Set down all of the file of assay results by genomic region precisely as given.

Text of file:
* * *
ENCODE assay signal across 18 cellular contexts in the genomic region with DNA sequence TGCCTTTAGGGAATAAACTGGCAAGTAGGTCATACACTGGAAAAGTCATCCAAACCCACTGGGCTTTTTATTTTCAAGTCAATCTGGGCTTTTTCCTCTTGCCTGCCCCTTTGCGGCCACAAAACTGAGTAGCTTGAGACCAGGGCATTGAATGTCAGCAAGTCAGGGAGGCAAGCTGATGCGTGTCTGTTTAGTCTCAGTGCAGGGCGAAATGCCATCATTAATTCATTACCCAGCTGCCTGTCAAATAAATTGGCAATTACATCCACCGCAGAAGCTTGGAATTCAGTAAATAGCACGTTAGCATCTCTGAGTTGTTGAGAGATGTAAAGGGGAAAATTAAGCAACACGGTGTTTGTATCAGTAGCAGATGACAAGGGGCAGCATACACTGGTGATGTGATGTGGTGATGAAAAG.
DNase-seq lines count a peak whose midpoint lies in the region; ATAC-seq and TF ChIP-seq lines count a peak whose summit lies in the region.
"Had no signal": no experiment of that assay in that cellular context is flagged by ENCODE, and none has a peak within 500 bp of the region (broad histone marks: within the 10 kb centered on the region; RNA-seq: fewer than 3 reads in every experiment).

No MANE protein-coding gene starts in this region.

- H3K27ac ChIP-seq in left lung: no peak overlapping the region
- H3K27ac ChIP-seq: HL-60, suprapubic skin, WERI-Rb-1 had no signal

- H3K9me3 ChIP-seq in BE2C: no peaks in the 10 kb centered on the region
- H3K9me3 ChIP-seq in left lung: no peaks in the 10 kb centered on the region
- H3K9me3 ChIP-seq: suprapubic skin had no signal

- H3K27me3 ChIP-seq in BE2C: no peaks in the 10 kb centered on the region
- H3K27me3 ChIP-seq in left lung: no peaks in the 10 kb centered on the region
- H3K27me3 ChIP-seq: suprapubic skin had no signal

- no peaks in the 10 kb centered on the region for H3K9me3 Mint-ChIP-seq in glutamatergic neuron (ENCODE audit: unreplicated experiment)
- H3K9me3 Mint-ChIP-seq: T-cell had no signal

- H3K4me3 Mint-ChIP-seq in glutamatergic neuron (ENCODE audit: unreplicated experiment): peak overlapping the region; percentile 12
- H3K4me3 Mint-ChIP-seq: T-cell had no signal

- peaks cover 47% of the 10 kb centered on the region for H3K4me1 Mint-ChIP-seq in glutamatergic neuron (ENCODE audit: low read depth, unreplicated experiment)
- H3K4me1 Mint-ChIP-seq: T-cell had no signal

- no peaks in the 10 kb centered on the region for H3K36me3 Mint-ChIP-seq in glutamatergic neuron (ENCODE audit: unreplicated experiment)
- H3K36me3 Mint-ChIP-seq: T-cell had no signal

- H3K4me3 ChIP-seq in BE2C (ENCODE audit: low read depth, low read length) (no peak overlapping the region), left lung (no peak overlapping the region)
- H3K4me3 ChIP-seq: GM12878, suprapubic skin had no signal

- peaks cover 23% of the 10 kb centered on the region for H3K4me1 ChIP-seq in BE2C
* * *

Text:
ENCODE assay signal across 18 cellular contexts in the genomic region with DNA sequence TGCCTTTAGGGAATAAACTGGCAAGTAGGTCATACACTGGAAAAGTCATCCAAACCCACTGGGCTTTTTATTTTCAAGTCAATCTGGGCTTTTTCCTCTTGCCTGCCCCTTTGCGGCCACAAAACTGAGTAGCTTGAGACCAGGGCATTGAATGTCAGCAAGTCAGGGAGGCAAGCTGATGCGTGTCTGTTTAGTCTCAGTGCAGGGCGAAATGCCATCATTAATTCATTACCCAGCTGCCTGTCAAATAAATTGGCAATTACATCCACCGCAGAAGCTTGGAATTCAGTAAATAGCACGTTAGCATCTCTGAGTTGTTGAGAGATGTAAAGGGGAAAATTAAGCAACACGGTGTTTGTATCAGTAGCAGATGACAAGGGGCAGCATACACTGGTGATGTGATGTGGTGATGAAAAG.
DNase-seq lines count a peak whose midpoint lies in the region; ATAC-seq and TF ChIP-seq lines count a peak whose summit lies in the region.
"Had no signal": no experiment of that assay in that cellular context is flagged by ENCODE, and none has a peak within 500 bp of the region (broad histone marks: within the 10 kb centered on the region; RNA-seq: fewer than 3 reads in every experiment).

No MANE protein-coding gene starts in this region.

- H3K27ac ChIP-seq in left lung: no peak overlapping the region
- H3K27ac ChIP-seq: HL-60, suprapubic skin, WERI-Rb-1 had no signal

- H3K9me3 ChIP-seq in BE2C: no peaks in the 10 kb centered on the region
- H3K9me3 ChIP-seq in left lung: no peaks in the 10 kb centered on the region
- H3K9me3 ChIP-seq: suprapubic skin had no signal

- H3K27me3 ChIP-seq in BE2C: no peaks in the 10 kb centered on the region
- H3K27me3 ChIP-seq in left lung: no peaks in the 10 kb centered on the region
- H3K27me3 ChIP-seq: suprapubic skin had no signal

- no peaks in the 10 kb centered on the region for H3K9me3 Mint-ChIP-seq in glutamatergic neuron (ENCODE audit: unreplicated experiment)
- H3K9me3 Mint-ChIP-seq: T-cell had no signal

- H3K4me3 Mint-ChIP-seq in glutamatergic neuron (ENCODE audit: unreplicated experiment): peak overlapping the region; percentile 12
- H3K4me3 Mint-ChIP-seq: T-cell had no signal

- peaks cover 47% of the 10 kb centered on the region for H3K4me1 Mint-ChIP-seq in glutamatergic neuron (ENCODE audit: low read depth, unreplicated experiment)
- H3K4me1 Mint-ChIP-seq: T-cell had no signal

- no peaks in the 10 kb centered on the region for H3K36me3 Mint-ChIP-seq in glutamatergic neuron (ENCODE audit: unreplicated experiment)
- H3K36me3 Mint-ChIP-seq: T-cell had no signal

- H3K4me3 ChIP-seq in BE2C (ENCODE audit: low read depth, low read length) (no peak overlapping the region), left lung (no peak overlapping the region)
- H3K4me3 ChIP-seq: GM12878, suprapubic skin had no signal

- peaks cover 23% of the 10 kb centered on the region for H3K4me1 ChIP-seq in BE2C